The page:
Myths about Living and life in South Korea

Life in South Korea has both it’s high and lows, positives and negatives. However there are a few things that often are mistakenly taken as true, as well as others which honestly on paper seem possible but are not.

Here are 10 Myths about life and living in South Korea as well as about Koreans in general. Please note that these are our opinions and although in some cases some are true, in general they’re not. We’re also in arguing that this are right or wrong in any way, we’re just highlighting a few issues and misconceptions. Also they are in no particular order.

10 Myths About Life and Living in South Korea

1 – All Hagwons (Private Academies) are Bad

Whilst we admit that some Hagwons are run poorly and should be avoided, on the whole the majority are run well and correctly. Having worked at over 10 different schools both private and public, there isn’t a great deal of difference in the management style. Although there have been a couple of bad eggs the rest have been fine to work at and for. We’ll make a full list of positives regarding Hagwons in the near future.

2 – All Koreans eat Dog Meat

It is true that some Koreans still on occasion still eat dog meat soup and that it still can be bought in certain restaurants and at some markets. However in general people don’t eat it and it’s not served in school or made at home. In reality beef and pork are high quality meats, cheaper and overall better.

3 – Fruit and Vegetables are Expensive

This is a common comment is the expat community, but it isn’t always the case. Fruit and Vegetables in South Korea are very seasonal and therefore one month certain things can be cheap and the next more expensive. Of example Apples can found cheap during October and November but in March and April they can be expensive. All also depends on where you’re shopping, Markets and Local Marts are generally cheaper than the large supermarkets like Homeplus or EMart etc.

4 – Living in the fear of War

North Korea are a worry for many people as they are unpredictable and have the resources to cause some serious problems. However the firepower, allies and resources which South Korea has far outmatch them and so people are not overly worried about it. The two Koreans are basically neighbors who dislike each other but have no reason to fight.

5 – All Foreigners are English Teachers

We often read online comments and blogs by people who see the only possible way for a foreigner to work in South Korea is as an English Teacher. This is of course not true and in fact English Teachers make up just a small part of the foreign working population in South Korea. You of course have American Military Service Personnel, as well as skilled and semi-skilled labor in a wide range of different industries. There are of course International students whose numbers grow year on year.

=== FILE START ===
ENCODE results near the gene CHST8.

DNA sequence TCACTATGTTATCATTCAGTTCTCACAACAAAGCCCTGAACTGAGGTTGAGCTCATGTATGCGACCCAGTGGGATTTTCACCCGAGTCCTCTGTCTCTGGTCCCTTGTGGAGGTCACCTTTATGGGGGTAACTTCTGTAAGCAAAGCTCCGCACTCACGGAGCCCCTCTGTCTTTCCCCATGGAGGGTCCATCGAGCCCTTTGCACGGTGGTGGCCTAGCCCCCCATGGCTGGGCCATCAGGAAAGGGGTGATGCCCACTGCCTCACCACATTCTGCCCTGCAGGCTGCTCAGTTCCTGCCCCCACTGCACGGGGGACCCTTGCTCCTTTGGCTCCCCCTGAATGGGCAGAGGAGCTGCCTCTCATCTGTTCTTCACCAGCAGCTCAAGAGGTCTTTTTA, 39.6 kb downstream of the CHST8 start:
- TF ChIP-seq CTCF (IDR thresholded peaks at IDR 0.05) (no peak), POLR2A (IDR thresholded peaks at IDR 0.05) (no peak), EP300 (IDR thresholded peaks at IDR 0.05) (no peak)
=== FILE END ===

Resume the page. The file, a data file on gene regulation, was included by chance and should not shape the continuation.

6 – PSY is the highlight of KPOP

PSY has been a great ambassador for KPOP and Korea around the world during both 2012 and 2013. However he is just a small aspect of KPOP which although not the best genre of music it’s certainly developing and progressing. Love it or hate it KPOP can be a big part of Korean life.

7 – Korea has 4 Unique and different Seasons

This may have been true in the past however these days there are basically 2 main seasons Winter and Summer. Spring and Autumn (Fall) last maybe a month, 6 weeks at the most. They act as a buffer between the heat and humidity of the summer and the ice and freezing cold of Winter.

8 – All Koreans like Kimchi and Spicy Food

Although on average Koreans do like and can tolerate spicy food more than the average Brit or American, not everyone likes it. It would be the same as saying all Brits like Fish & Chips or all Germans like Chocolate.

9 – Koreans are Terrible Drivers

This one is popular misconception, basically Koreans and people in Korea are as bad at driving as anywhere in the world. Seoul is similar to new york or London basically a 24 hour traffic jam, so accidents are bound to happen for time to time.

10 – Racism is Common in Korea

South Korea is quite a monocultural country and therefore seeing people of a different ethnicity or nationality is sometimes a little surprising and strange for many Koreans. For some this uncomfortableness comes across as being racist. Whilst in a way it is a little, it’s not in a nasty way. Of course a small minority of people in Korea are racist, but that could be said for any country in the world.

Finally

If you have any questions, thoughts or comments related to these myths please feel free to let us know via the normal social media channels, below or email. Have a great day.

Tim
Modern Seoul
tim@modernseoul.org
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